The outlook for Myanmar’s telecom sector – along with the prospects for the rest of the country – appear increasingly grim. A second military coup in February 2021 has reversed much of the progress made since the telecom market was liberalised in 2014. With one of the two privately-owned mobile operators being forced into a fire sale and a rapid exit (leaving 18 million subscribers’ communications now exposed to the junta), there appears little chance of Myanmar returning to anywhere near the levels of growth and relative prosperity experienced during the decade of civilian rule.
Following the awarding of two new mobile licenses (to Qatar’s Ooredoo and Norway’s Telenor Group) in 2014, Myanmar’s mobile market grew tenfold over the following five years to exceed 100% penetration. Mobile broadband followed the same trajectory, growing from practically zero in 2013 to just over 100% by 2019. The onset of the Covid-19 crisis in 2020 is likely to have put a bit of a dampener on the rate of growth, but it was the return to military law at the start of 2021 that has really turned the situation on its head (not the least of which included a complete shutdown of the Internet for the entire month of April).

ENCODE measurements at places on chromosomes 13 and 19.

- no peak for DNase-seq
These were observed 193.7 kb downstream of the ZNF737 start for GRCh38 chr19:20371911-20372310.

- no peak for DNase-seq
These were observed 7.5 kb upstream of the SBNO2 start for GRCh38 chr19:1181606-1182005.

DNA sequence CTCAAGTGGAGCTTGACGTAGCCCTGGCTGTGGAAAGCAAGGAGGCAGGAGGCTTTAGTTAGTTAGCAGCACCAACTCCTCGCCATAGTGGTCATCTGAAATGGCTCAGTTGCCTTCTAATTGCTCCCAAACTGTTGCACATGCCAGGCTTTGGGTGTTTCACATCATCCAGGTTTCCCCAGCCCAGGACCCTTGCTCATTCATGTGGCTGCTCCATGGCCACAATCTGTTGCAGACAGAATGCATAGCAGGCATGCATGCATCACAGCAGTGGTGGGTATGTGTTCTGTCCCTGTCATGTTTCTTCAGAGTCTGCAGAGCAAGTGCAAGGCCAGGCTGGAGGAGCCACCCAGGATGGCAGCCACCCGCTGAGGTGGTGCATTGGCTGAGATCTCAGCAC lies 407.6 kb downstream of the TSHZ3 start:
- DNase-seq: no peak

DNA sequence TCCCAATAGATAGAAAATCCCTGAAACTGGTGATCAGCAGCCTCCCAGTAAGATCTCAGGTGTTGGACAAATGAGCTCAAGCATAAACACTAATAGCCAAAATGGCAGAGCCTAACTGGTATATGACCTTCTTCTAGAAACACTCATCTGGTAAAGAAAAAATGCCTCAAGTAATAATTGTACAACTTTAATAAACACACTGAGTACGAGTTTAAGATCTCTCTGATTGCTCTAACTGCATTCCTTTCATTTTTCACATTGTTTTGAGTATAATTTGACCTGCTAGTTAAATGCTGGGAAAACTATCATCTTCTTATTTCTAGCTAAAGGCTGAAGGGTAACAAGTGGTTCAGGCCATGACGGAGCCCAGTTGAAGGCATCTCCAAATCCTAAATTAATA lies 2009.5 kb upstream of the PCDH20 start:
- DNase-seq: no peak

But even before the coup took place, officials from the Ministry of Transport and Communications (MTC) started issuing orders for the country’s telcos to install surveillance software (spyware) in their networks to allow the army to eavesdrop on the communications (both voice and data) of private citizens. While the government-backed operators MPT and Mytel were most likely to have complied, Ooredoo and Telenor resisted the demands. That led to the military banning the executives of the private operators from leaving the country as well as threats to rescind their mobile licenses. Rather than acceding, Telenor chose to withdraw from the market completely, writing off its entire business in a fire sale to Lebanon’s M1 Group. Ooredoo has not (yet) followed suit, however the increasingly dangerous and unpredictable environment inside Myanmar must be producing near-intolerable operating conditions.
This report includes telcos' financial and operating data updates to September 2021, Telecom Maturity Index charts and analyses, assessment of the global impact of Covid-19 on the telecoms sector, and other recent market developments.
Myanmar Post and Telecommunications (MPT); Telenor Myanmar; Ooredoo Myanmar; Mytel.
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